Eagle

EAGLE

The word “eagle” is generally used to describe the large diurnal gliding raptors. Eagles belong to the family Accipitridae.

The eagle family (or Accipitridae) encompasses most species of diurnal raptors: bazas, falcons, buzzards etc. Eagles are birds that vary considerably in size ranging from 20 to 150 cm. They have a hooked beak that is trimmed at the base with thick wax. They also have powerful legs and a sharp vision.

The eagle is represented in France by several species such as the Golden eagle, Bonelli’s eagle, the Booted eagle and the Short-toed eagle, etc. With low reproductive potential, these species are unfortunately excessively hunted and poisoned by pesticides or these endangered species are legally protected.

Physical Characteristics
Eagles are diurnal gliding birds of prey that are considerably different from hawks and falcons (Falconidae). They can be differentiated from other raptors of the same family by the fact that their legs are feather-covered up to their toes.

Like all raptors, eagles have powerful legs with large claws to seize their prey. They also have an acute sense of vision, which enables them to identify and observe their prey from a distance of more than 2 km.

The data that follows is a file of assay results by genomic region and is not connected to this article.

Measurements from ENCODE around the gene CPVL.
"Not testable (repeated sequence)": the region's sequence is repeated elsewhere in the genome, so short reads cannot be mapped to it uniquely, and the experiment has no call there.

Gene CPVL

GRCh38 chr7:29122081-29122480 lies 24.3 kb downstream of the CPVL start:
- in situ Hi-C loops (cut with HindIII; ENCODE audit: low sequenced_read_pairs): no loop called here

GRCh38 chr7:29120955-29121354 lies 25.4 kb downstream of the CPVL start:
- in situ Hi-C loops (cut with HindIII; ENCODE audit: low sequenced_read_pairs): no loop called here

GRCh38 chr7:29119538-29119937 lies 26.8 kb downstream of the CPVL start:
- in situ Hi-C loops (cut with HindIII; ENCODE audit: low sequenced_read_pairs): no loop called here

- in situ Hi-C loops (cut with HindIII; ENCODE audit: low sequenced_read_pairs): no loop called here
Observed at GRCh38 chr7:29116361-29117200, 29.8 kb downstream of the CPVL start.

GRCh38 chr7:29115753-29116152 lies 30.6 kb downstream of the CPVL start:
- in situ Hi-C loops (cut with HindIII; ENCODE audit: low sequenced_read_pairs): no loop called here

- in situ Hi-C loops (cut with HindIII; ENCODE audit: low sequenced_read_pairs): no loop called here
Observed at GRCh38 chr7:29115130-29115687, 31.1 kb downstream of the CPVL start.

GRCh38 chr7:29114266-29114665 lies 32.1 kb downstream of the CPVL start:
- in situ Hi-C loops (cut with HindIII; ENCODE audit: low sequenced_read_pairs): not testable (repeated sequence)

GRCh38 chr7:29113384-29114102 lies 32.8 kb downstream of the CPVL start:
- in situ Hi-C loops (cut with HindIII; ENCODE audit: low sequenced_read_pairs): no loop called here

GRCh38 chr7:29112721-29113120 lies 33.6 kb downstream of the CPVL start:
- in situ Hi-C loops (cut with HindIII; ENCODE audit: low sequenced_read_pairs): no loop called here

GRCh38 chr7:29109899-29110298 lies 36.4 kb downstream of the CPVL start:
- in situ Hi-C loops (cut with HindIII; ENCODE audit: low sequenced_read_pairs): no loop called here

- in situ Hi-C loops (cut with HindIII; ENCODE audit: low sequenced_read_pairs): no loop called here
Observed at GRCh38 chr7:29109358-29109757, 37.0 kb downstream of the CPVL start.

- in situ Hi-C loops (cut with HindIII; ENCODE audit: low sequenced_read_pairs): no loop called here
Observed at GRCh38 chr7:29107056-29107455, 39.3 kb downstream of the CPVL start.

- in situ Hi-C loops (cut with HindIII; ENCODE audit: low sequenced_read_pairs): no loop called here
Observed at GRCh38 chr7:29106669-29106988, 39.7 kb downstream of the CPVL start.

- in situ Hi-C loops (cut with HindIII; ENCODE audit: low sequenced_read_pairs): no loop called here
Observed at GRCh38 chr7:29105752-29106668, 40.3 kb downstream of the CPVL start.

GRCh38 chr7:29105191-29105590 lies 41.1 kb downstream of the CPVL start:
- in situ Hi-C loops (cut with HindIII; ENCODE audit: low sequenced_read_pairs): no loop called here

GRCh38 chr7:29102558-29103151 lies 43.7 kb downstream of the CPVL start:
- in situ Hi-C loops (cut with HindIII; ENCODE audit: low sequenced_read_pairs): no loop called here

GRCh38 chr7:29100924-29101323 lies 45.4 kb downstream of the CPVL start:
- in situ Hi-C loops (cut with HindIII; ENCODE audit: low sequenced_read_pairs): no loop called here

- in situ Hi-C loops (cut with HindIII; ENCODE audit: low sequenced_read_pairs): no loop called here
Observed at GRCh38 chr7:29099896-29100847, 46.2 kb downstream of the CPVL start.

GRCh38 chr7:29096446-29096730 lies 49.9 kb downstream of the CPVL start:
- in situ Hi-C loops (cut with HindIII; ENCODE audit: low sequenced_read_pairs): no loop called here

Behavior
Eagles reach speeds of 50-70 km / h when gliding and of about 28 km / h when flying while carrying a fish. These animals can dive at speeds of about 120-160 km / h, but rarely dive vertically.

Geographically we can find eagles in all regions of the world except Antarctica. These animals inhabit all habitat types, ranging from forests to urban areas. Eagles are partial migrants. If the areas where eagles are found are located close to open water, the animals tend to remain on site all year round.  However, if the water bodies freeze in winter, the eagles are unable to find food and are consequently forced to migrate south or to the coast. The eagle chooses its migration routes according to the thermal currents and the availability of food resources. To go upwards they use the rising updrafts created by the wind hitting against the cliffs and other land feature. Migrations usually take place during the day, when thermal currents are produced by the sun.